Pure-Tone Masking Patterns for Monopolar and Phantom Electrical Stimulation in Cochlear Implants

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Abstract

Objectives:

Monopolar stimulation of the most apical electrode produces the lowest pitch sensation in cochlear implants clinically. A phantom electrode that uses out-of-phase electrical stimulation between the most apical and the neighboring basal electrode can produce a lower pitch sensation than that associated with the most apical electrode. However, because of the absence of contacts beyond the apical tip of the array, the ability to assess the spread of electrical excitation associated with phantom stimulation is limited in the typical cochlear implant subject with no residual hearing. In the present study, the spread of electrical excitation associated with monopolar and phantom stimulation of the most apical electrode was assessed using electrical masking of acoustic thresholds in cochlear implant subjects with residual, low-frequency, acoustic hearing.

Design:

Eight subjects with an Advanced Bionics cochlear implant and residual hearing in the implanted ear participated in this study (nine ears in total). Unmasked and masked thresholds for acoustic pure tones were measured at 125, 250, 500, 750, 1000, and 2000 Hz in the presence of monopolar and phantom electrode stimulation presented at the apical-most end of the array. The current compensation for phantom electrode stimulation was fixed at 50%. The two electrical maskers were loudness balanced. Differences between the unmasked and masked acoustic thresholds can be attributed to (1) the electrical stimulus–induced interference in the transduction/conduction of the acoustic signal through cochlear periphery and the auditory nerve and/or (2) masking at the level of the central auditory system.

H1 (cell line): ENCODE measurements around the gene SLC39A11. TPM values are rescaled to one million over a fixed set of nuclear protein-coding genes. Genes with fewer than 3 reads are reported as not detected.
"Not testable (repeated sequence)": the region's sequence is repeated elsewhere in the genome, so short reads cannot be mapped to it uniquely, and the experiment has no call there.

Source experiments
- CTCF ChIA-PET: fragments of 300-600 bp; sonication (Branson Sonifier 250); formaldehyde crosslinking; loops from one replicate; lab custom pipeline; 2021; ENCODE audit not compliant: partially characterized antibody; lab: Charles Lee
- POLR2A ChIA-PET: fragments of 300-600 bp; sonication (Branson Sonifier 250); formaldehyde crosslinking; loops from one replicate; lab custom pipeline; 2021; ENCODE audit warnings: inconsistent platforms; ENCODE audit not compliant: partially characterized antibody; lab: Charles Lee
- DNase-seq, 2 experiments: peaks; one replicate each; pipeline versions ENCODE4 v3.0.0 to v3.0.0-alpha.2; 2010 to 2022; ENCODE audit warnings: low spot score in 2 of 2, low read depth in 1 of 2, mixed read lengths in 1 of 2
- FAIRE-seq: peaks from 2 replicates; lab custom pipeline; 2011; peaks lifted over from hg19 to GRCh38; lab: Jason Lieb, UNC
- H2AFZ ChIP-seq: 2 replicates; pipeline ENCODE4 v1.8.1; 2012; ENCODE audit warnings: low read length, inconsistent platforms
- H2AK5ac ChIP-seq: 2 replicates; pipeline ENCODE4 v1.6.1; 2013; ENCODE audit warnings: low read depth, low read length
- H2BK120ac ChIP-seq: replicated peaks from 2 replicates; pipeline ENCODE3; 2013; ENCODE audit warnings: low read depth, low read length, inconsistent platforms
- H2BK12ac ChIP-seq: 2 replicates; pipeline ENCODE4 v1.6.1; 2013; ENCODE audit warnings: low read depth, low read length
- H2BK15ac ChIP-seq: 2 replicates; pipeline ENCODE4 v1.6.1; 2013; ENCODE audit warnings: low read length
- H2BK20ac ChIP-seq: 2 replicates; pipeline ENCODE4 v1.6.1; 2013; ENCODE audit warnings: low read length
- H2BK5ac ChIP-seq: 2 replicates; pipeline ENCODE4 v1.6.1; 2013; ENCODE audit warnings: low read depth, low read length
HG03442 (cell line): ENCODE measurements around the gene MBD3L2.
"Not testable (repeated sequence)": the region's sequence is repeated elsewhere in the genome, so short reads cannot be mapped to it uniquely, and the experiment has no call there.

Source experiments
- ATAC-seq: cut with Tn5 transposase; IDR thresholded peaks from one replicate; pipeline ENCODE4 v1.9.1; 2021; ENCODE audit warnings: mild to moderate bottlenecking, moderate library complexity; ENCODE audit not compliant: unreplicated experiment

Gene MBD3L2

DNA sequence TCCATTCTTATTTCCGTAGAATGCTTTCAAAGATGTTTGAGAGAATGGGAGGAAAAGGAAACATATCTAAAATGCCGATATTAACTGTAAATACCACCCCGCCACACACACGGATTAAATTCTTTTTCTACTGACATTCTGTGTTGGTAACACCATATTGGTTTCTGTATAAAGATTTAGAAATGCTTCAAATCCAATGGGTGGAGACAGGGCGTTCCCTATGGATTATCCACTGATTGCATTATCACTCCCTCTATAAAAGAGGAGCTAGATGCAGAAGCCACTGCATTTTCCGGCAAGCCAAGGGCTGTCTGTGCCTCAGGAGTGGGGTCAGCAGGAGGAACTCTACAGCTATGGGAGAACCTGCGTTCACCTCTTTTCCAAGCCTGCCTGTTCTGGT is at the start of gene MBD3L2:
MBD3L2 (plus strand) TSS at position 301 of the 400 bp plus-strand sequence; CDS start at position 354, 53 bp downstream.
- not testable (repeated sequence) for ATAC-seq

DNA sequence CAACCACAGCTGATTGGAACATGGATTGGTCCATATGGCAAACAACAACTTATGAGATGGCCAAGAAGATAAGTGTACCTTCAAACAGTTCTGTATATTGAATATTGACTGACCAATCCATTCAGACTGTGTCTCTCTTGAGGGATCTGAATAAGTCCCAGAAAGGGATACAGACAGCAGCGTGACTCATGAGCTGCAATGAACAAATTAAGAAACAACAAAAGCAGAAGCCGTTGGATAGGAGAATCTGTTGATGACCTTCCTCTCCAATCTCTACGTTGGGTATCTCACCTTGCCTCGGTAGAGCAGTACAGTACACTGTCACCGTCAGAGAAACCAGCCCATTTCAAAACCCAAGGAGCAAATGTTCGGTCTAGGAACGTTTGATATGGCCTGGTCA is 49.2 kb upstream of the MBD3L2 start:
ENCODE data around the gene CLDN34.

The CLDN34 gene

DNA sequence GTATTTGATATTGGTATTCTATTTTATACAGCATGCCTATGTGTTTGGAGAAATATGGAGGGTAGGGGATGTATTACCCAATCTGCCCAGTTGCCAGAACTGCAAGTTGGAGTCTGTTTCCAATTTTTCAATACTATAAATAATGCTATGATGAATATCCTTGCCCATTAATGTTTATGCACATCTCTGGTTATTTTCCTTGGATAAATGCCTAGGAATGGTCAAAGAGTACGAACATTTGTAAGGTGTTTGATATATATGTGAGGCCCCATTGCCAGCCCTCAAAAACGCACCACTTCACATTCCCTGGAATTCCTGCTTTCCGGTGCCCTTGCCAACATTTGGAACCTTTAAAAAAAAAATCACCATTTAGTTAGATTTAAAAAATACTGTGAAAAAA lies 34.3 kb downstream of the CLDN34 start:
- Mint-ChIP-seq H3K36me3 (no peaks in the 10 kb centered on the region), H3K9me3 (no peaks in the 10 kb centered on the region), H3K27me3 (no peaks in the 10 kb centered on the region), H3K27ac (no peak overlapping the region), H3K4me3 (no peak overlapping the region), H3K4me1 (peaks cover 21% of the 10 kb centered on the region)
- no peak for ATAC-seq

Results:

The results show a significant elevation in pure-tone thresholds in the presence of the monopolar and phantom electrical maskers. The unmasked thresholds were subtracted from the masked thresholds to derive masking patterns as a function of the acoustic probe frequency. The masking patterns show that phantom stimulation was able to produce more masking than that associated with the monopolar stimulation of the most apical electrode.

Conclusion:

These results suggest that for some cochlear implant subjects, phantom electrode stimulation can shift the neural stimulation pattern more apically in the cochlea, which is consistent with reports that phantom electrode stimulation produces lower pitch sensations than those associated with monopolar stimulation of the most apical electrode alone.

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